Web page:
This may take a moment because after finding them most crickets will be afraid of being approached and caught. Imagine a giant reaching down to pick you up. It brings fear to most people just thinking about it. The key to it is your approach. It should be slow and methodical.

Then once caught be still with them in your hand. Give them a moment to acclimate to being caught and in your hand. This moment of stillness will determine your relationship with your new friend. It will allow the cricket to relax and determine your intentions. If done right your cricket will stay with you. If not it will jump away. No worries just try again with another cricket. The better you get at being still the sooner your cricket will stay with you.

Yes. It is important to let the cricket choose you as well. Cricket has a choice too. Do not just catch the cricket and put it in a container. The cricket that stays with you is your new friend and pet. Love it well.

Crickets And Their Sound Of Music

When crickets make their sound it is the males calling out to the females that we hear. They do this by rubbing their wings together which makes the sound that attracts the females. Also, chirping is used to drive off other males and is a territorial display. The frequency of the cricket chirp is around 9,000 to 10,000 Hz.

Where Do Crickets Live? In The Wild

how long do crickets live

Crickets are pretty versatile with where they like to hang out and a lot of it has to do with a food source, water, climate, and preditors. So when you ask where do crickets live? It is just about anywhere where there is dirt a food source and a little bit of moisture some shade or darkness. They are pretty hardy insects as long as the environment is right.

They prefer shadows and darker places because they are nocturnal which means they prefer to be out at night and call out for their mates at night as well. Hence, their beautiful chorus in the evenings and all through the night. What peaceful joy it is to hear.

You can find crickets at the base of almost anything in nature, plants, rocks, foliage, the root base of grass where it is cool when it is hot and when it is cool where it is warm. The roots are an ideal place for the females to deposit their eggs that will hatch in about two weeks or the following season if the weather is starting to get cold.

They like to be out of sight of predators which is not an easy task for crickets. Crickets are on the menu of birds, lizards, rats, frogs, mice even kitty cats, and more. After crickets pass on the ants will make a quick clean-up of their little insect bodies. It is always interesting to watch the ants bring the cricket parts back to their house for food.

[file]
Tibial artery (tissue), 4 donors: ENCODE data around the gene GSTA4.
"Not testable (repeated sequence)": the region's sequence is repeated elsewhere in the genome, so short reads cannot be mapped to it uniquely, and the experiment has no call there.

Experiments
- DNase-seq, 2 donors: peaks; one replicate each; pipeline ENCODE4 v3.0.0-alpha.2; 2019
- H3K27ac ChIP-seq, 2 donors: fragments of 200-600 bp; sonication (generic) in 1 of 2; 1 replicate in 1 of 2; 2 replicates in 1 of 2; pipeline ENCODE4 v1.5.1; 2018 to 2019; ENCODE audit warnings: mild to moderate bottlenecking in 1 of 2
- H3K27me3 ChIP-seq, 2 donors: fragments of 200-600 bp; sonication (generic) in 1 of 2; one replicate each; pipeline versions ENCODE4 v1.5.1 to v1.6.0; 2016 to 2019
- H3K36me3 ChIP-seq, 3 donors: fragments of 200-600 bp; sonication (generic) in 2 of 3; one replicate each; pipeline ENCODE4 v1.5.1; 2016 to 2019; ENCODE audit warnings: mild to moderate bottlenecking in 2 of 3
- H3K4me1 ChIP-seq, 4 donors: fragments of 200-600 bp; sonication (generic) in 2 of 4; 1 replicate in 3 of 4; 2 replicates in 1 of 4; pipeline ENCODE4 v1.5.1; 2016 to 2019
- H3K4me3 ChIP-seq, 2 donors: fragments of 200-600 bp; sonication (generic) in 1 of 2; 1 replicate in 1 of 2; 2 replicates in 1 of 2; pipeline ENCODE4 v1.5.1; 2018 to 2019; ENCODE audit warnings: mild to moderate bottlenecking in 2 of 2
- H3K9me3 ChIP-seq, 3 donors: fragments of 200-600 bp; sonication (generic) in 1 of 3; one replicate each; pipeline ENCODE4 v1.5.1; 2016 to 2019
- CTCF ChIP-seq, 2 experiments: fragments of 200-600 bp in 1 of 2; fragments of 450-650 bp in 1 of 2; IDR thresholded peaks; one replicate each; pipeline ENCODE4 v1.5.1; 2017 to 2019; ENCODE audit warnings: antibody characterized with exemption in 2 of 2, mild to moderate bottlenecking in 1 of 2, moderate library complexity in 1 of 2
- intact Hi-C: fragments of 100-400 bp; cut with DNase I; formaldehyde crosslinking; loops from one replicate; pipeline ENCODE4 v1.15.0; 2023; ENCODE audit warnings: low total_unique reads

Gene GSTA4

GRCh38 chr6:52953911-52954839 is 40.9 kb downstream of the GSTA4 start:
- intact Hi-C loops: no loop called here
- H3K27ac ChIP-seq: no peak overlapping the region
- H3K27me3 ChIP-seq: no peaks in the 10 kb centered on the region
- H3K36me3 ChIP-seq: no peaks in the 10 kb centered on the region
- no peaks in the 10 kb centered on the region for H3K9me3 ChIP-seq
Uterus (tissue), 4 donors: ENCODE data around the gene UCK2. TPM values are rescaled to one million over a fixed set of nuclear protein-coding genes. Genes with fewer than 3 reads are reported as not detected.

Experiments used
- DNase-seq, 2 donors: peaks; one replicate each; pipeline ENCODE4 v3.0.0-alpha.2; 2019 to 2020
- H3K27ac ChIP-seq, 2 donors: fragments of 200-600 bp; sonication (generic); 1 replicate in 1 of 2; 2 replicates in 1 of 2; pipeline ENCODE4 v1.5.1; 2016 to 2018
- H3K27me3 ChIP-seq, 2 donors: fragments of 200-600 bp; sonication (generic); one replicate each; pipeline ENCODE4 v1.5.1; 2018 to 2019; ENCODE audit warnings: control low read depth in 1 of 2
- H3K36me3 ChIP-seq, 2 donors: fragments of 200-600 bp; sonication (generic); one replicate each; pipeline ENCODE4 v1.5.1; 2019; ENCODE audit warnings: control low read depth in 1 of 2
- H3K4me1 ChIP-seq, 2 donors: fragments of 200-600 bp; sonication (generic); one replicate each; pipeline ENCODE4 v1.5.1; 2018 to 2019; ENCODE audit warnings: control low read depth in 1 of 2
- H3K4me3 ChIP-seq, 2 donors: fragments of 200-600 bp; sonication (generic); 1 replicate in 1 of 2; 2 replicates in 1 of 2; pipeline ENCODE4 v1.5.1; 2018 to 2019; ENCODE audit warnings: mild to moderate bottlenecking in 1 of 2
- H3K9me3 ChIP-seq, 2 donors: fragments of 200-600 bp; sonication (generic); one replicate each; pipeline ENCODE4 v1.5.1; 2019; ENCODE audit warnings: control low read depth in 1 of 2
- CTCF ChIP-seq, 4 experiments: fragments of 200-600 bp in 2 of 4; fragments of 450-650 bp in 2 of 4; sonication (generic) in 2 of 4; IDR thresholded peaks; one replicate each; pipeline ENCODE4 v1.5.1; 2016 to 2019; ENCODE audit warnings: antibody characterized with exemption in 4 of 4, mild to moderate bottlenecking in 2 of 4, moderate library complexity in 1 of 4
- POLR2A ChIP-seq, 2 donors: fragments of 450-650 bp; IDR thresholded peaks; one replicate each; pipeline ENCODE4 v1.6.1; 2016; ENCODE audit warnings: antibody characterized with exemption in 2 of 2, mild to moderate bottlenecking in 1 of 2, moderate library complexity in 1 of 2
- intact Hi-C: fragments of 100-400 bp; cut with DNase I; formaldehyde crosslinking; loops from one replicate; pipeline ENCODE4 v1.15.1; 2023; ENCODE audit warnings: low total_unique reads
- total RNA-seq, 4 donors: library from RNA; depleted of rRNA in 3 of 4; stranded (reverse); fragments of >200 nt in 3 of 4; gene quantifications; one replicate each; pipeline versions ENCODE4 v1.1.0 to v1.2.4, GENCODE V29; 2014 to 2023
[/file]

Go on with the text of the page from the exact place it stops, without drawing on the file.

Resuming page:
Click Here To Listen To Audios Of Various Types Of Crickets

Crickets Indoors – Crickets In The House

We have crickets in the house during the summer months. They come in where it is cooler away from the heat. Their chirping in the house is a giveaway to us and also the cats to find them and start playing with them.

That usually determines how long do crickets live in our house if we are not there to rescue the cricket and put it outside away from the kitty cats.

How Long Do Crickets Live Without Food Or Water?

The answer varies depending upon the temperature and the availability of food and a water source. Generally, to determine how long do crickets live it is dehydration that will get them first because they can eat just about anything if they have to.

From wallpaper to leather that has had food or oil on it to the fabric on your furniture it is all fair game for Crickets to eat. Also, the clothes in your closet other insects, fruit, and dead carcass even each other if there is no other food source the dominant cricket will prevail.

Generally how long do crickets live is around a week or two without food or water depending on the environment that they are in. They can live up to a year if the environment is right.

How Do Crickets Reproduce 

The male calls out to the female by chirping. He rubs his wings together to make his soothing sound. The sound that they make is species-specific so that he attracts the right female to him. When she arrives the male and female mate.

She then carries the seamen with her fertilizing her eggs and moves on to deposit her eggs in the ground or a chosen location. She does this by inserting a long tube from her abdomen into the ground that is called an ovipositor.

The female can lay quite a few eggs per day. After she deposits her egg in about two weeks the young emerge from their eggs as nymphs. They are very small and do not have wings at this point in their journey. If the eggs are laid in the fall months the eggs will hatch the following spring when the weather is warmer and conducive to the youngs success.

The young go through a series of moltings. This is where the outside of their body coverings crack open and they emerge as a new and larger cricket. They walk out of the clear covering and leave it behind. This can occur about six to eight times to the point that they are adults and have grown wings.


How Do Crickets Hear?

Crickets have small eardrums behind their knees on their legs that allow them to hear sound and feel vibrations. They spend a lot of time cleaning their legs so they stay clean but also to keep their hearing in perfect order.

How To Identify A Male Or Female Cricket

The Females have two antennae looking like things coming out of the back of their abdomen called cerci. The middle antennae is the ovipositor which she uses to lays her eggs through. The males have only two antennae or cerci at the end of their abdomen.

What Do Crickets Like To Eat?

what do crickets eat